# How do you find a standard form equation for the line with P= (-5,-5) and Q= (-3,-2)?

Feb 5, 2017

$3 x - 2 y = - 5$
(see below for method)

#### Explanation:

Step 1: Develop a slope-point form for the line
The slope of a line between two points is defined as:
$\textcolor{w h i t e}{\text{XX}}$The difference between the $y$ coordinate values
$\textcolor{w h i t e}{\text{XX}}$divided by the corresponding difference between the $x$ coordinates.
$\textcolor{w h i t e}{\text{XXXXX}} m = \frac{\Delta y}{\Delta x} = \frac{- 2 - \left(- 5\right)}{- 3 - \left(- 5\right)} = \frac{3}{2}$

This relationship must hold for any arbitrary point $\left(x , y\right)$ on the line;
so
$\textcolor{w h i t e}{\text{XXXXX}} m = \frac{y - \left(- 5\right)}{x - \left(- 5\right)} = \frac{y + 5}{x + 5}$

Therefore
$\textcolor{w h i t e}{\text{XXXXX}} \frac{y + 5}{x + 5} = \frac{3}{2}$
or
$\textcolor{w h i t e}{\text{XXXXX}} y + 5 = \frac{3}{2} \left(x + 5\right)$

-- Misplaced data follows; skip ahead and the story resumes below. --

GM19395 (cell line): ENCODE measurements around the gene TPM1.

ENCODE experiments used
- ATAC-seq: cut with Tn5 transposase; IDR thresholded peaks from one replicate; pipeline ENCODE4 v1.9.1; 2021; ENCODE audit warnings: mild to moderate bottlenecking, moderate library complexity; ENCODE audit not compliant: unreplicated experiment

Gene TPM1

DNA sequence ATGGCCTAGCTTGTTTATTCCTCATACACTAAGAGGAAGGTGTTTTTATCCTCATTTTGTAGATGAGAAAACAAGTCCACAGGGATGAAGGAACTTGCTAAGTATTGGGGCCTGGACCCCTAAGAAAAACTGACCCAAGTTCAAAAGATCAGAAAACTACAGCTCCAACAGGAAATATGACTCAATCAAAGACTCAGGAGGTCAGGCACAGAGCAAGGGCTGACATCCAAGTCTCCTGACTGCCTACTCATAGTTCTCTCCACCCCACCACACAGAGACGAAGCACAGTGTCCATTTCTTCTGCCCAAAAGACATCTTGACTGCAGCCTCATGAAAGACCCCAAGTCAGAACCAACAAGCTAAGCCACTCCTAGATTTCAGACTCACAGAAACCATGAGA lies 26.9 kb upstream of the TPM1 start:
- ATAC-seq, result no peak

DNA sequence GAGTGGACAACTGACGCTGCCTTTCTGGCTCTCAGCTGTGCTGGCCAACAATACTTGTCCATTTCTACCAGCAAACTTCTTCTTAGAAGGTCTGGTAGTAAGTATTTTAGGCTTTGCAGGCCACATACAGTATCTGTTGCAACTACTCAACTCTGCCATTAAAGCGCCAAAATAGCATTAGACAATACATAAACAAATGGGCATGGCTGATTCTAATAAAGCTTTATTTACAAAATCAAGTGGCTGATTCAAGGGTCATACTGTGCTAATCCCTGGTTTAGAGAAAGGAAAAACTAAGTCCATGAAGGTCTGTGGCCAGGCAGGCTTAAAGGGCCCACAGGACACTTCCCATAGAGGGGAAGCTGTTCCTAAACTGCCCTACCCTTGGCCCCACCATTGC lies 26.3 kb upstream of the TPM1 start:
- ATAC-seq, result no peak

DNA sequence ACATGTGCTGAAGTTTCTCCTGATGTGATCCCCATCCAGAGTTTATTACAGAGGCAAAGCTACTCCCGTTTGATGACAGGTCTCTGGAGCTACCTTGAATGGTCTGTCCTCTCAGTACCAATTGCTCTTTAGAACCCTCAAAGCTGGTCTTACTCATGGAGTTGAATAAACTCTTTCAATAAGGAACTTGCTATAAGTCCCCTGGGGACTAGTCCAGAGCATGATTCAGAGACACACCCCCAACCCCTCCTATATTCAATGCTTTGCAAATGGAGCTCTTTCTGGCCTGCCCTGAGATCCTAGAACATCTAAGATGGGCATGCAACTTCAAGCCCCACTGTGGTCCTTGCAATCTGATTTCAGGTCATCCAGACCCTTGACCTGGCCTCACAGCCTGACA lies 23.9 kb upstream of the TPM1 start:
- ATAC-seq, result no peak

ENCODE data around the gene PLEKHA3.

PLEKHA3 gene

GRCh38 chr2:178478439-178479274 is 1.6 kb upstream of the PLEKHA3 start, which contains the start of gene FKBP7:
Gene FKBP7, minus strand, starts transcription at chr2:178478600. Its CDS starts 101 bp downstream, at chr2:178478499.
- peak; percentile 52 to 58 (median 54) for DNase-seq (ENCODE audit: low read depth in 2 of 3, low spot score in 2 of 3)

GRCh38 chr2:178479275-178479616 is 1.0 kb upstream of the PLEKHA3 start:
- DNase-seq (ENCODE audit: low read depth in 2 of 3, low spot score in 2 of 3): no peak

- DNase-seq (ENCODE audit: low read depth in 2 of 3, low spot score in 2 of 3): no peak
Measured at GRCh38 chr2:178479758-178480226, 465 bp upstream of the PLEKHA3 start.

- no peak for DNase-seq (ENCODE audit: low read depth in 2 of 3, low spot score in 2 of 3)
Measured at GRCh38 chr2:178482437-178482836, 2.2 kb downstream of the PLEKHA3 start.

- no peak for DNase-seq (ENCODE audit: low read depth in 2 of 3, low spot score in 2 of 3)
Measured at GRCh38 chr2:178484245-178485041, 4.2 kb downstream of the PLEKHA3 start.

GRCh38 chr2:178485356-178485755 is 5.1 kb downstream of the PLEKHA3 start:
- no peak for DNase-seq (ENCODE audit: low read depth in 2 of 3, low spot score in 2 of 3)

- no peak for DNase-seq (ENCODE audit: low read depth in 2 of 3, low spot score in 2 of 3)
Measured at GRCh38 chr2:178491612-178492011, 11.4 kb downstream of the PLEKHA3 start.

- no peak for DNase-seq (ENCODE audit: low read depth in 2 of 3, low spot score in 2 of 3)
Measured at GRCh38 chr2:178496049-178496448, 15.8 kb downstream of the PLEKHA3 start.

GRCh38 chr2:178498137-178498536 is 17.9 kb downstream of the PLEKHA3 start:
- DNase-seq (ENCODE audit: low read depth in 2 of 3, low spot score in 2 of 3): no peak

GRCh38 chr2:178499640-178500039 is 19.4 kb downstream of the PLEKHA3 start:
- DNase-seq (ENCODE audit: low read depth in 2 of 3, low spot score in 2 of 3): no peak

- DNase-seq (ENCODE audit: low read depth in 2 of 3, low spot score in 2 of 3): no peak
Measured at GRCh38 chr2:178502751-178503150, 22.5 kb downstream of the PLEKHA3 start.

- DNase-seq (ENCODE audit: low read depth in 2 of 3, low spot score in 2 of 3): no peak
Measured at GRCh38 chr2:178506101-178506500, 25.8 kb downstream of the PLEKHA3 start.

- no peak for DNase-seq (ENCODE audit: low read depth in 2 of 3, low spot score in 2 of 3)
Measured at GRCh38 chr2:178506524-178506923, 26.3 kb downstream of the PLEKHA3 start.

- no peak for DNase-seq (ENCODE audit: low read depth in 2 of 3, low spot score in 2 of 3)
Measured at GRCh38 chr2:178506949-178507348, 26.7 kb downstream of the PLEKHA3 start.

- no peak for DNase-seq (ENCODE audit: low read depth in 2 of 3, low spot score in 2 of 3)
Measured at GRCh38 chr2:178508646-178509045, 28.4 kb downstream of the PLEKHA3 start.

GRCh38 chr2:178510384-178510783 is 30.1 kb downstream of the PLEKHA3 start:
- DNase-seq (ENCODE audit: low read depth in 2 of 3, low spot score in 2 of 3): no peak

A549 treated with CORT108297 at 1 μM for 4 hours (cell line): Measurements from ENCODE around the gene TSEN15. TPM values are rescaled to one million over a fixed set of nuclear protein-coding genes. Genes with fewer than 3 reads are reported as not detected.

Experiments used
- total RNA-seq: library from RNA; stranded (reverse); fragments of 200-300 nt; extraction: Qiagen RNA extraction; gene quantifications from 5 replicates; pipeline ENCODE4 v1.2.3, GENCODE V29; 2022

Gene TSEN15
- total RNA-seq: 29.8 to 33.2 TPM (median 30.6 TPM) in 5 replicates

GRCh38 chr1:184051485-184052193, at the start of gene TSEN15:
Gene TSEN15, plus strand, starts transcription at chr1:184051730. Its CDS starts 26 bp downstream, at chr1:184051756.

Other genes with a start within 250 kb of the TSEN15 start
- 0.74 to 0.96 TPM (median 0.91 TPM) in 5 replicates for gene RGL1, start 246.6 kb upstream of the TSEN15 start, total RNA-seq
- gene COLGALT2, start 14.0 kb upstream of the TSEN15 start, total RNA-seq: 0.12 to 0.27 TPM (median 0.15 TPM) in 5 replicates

Step 2: Convert the slope-point form into standard form
Note that the standard form for a linear equation is
$\textcolor{w h i t e}{\text{XX}} A x + B y = C$ with constants $A , B , C$ and $A \ge 0$

If
$\textcolor{w h i t e}{\text{XXXXX}} y + 5 = \frac{3}{2} \left(x + 5\right)$
then
$\textcolor{w h i t e}{\text{XXXXX}} 2 \left(y + 5\right) = 3 \left(x + 5\right)$
$\Rightarrow$
$\textcolor{w h i t e}{\text{XXXXX}} 2 y + 10 = 3 x + 15$
$\Rightarrow$
$\textcolor{w h i t e}{\text{XXXXX}} - 5 = 3 x - 2 y$
or
$\textcolor{w h i t e}{\text{XXXXX}} 3 x - 2 y = - 5$

Here is the graph for verification purposes: